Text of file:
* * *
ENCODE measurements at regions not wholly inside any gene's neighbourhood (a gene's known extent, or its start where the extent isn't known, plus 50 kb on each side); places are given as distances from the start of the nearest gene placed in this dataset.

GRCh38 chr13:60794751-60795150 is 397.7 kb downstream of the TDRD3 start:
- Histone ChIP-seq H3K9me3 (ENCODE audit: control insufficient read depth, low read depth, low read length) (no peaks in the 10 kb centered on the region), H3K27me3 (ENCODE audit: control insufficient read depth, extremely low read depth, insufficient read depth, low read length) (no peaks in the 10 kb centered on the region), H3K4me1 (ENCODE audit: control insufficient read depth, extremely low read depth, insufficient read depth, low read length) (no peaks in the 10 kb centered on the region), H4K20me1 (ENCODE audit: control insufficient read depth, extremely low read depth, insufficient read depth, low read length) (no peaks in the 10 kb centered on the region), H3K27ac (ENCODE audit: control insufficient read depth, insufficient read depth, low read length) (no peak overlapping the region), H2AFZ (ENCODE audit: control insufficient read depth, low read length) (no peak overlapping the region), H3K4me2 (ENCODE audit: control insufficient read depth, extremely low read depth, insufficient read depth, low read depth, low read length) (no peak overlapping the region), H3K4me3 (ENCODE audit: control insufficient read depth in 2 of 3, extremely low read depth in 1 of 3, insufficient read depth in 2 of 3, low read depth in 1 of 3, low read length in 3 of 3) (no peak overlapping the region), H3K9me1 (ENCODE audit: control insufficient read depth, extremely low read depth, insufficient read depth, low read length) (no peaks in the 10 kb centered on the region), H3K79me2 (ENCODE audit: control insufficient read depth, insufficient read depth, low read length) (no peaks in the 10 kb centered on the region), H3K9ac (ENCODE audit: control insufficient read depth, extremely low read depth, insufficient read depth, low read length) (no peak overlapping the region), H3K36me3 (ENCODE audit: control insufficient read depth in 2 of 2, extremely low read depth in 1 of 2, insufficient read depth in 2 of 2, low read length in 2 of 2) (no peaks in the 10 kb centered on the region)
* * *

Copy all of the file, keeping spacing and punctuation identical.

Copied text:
ENCODE measurements at regions not wholly inside any gene's neighbourhood (a gene's known extent, or its start where the extent isn't known, plus 50 kb on each side); places are given as distances from the start of the nearest gene placed in this dataset.

GRCh38 chr13:60794751-60795150 is 397.7 kb downstream of the TDRD3 start:
- Histone ChIP-seq H3K9me3 (ENCODE audit: control insufficient read depth, low read depth, low read length) (no peaks in the 10 kb centered on the region), H3K27me3 (ENCODE audit: control insufficient read depth, extremely low read depth, insufficient read depth, low read length) (no peaks in the 10 kb centered on the region), H3K4me1 (ENCODE audit: control insufficient read depth, extremely low read depth, insufficient read depth, low read length) (no peaks in the 10 kb centered on the region), H4K20me1 (ENCODE audit: control insufficient read depth, extremely low read depth, insufficient read depth, low read length) (no peaks in the 10 kb centered on the region), H3K27ac (ENCODE audit: control insufficient read depth, insufficient read depth, low read length) (no peak overlapping the region), H2AFZ (ENCODE audit: control insufficient read depth, low read length) (no peak overlapping the region), H3K4me2 (ENCODE audit: control insufficient read depth, extremely low read depth, insufficient read depth, low read depth, low read length) (no peak overlapping the region), H3K4me3 (ENCODE audit: control insufficient read depth in 2 of 3, extremely low read depth in 1 of 3, insufficient read depth in 2 of 3, low read depth in 1 of 3, low read length in 3 of 3) (no peak overlapping the region), H3K9me1 (ENCODE audit: control insufficient read depth, extremely low read depth, insufficient read depth, low read length) (no peaks in the 10 kb centered on the region), H3K79me2 (ENCODE audit: control insufficient read depth, insufficient read depth, low read length) (no peaks in the 10 kb centered on the region), H3K9ac (ENCODE audit: control insufficient read depth, extremely low read depth, insufficient read depth, low read length) (no peak overlapping the region), H3K36me3 (ENCODE audit: control insufficient read depth in 2 of 2, extremely low read depth in 1 of 2, insufficient read depth in 2 of 2, low read length in 2 of 2) (no peaks in the 10 kb centered on the region)